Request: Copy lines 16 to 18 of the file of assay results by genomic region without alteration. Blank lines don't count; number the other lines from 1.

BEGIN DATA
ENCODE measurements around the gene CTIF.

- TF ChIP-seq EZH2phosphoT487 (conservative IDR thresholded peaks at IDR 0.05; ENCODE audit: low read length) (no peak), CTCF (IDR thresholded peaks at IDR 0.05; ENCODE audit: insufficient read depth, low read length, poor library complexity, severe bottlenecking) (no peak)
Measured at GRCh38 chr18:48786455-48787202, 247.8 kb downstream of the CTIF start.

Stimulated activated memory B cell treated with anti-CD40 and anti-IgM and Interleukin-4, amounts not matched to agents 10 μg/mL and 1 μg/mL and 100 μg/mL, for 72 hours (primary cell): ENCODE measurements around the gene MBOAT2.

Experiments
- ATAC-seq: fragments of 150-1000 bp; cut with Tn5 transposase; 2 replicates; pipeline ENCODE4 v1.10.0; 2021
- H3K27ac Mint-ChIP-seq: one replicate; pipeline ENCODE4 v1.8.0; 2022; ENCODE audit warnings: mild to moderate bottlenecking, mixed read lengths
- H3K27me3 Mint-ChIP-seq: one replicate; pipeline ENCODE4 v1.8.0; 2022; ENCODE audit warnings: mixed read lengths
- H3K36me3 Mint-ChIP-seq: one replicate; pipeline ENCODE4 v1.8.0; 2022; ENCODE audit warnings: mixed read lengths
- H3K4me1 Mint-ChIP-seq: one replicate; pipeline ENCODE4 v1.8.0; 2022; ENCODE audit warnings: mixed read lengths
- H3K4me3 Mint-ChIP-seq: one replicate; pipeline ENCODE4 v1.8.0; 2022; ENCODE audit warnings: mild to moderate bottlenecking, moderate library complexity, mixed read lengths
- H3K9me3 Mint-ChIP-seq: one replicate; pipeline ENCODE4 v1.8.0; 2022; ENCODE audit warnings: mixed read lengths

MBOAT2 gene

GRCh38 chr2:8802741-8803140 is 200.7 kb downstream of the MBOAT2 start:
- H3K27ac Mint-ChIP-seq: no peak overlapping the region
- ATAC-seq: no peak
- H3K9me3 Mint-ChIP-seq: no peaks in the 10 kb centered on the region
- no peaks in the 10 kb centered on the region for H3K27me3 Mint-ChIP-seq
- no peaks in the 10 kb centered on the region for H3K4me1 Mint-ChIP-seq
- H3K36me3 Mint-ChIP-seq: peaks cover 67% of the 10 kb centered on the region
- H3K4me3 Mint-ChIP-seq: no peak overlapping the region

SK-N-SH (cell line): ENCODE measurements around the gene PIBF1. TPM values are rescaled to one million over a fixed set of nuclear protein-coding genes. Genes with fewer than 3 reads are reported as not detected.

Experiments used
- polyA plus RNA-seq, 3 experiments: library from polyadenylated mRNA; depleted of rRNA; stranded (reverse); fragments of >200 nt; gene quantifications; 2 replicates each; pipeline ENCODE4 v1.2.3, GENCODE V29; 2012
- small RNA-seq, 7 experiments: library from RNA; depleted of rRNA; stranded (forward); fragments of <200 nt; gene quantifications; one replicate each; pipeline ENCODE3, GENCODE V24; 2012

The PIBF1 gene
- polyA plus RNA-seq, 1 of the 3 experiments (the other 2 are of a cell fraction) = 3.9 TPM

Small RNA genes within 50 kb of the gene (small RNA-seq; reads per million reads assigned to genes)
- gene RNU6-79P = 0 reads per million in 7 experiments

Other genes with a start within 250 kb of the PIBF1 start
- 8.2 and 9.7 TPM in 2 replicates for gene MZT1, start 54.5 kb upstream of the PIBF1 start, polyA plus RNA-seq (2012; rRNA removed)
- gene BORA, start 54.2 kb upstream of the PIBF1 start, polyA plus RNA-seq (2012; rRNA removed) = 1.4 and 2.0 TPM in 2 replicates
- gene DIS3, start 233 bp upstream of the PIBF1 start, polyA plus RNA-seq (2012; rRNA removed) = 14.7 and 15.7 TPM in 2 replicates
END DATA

- ATAC-seq: no peak
- H3K9me3 Mint-ChIP-seq: no peaks in the 10 kb centered on the region
- no peaks in the 10 kb centered on the region for H3K27me3 Mint-ChIP-seq